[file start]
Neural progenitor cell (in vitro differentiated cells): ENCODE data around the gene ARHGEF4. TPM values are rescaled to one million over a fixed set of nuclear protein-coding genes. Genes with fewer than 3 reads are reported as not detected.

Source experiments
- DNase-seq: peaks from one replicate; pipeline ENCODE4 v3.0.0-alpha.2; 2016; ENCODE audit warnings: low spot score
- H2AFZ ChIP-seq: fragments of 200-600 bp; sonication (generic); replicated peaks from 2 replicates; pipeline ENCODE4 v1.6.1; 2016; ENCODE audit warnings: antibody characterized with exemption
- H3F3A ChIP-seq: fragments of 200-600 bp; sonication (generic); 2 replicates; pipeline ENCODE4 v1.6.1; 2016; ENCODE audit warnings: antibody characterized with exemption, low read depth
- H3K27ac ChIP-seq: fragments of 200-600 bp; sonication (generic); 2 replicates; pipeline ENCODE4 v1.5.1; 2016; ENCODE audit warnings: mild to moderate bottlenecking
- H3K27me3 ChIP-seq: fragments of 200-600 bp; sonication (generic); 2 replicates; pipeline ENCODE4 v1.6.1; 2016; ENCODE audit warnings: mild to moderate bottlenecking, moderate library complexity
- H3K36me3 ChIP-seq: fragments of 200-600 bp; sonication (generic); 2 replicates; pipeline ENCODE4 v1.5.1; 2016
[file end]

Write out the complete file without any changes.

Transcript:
Neural progenitor cell (in vitro differentiated cells): ENCODE data around the gene ARHGEF4. TPM values are rescaled to one million over a fixed set of nuclear protein-coding genes. Genes with fewer than 3 reads are reported as not detected.

Source experiments
- DNase-seq: peaks from one replicate; pipeline ENCODE4 v3.0.0-alpha.2; 2016; ENCODE audit warnings: low spot score
- H2AFZ ChIP-seq: fragments of 200-600 bp; sonication (generic); replicated peaks from 2 replicates; pipeline ENCODE4 v1.6.1; 2016; ENCODE audit warnings: antibody characterized with exemption
- H3F3A ChIP-seq: fragments of 200-600 bp; sonication (generic); 2 replicates; pipeline ENCODE4 v1.6.1; 2016; ENCODE audit warnings: antibody characterized with exemption, low read depth
- H3K27ac ChIP-seq: fragments of 200-600 bp; sonication (generic); 2 replicates; pipeline ENCODE4 v1.5.1; 2016; ENCODE audit warnings: mild to moderate bottlenecking
- H3K27me3 ChIP-seq: fragments of 200-600 bp; sonication (generic); 2 replicates; pipeline ENCODE4 v1.6.1; 2016; ENCODE audit warnings: mild to moderate bottlenecking, moderate library complexity
- H3K36me3 ChIP-seq: fragments of 200-600 bp; sonication (generic); 2 replicates; pipeline ENCODE4 v1.5.1; 2016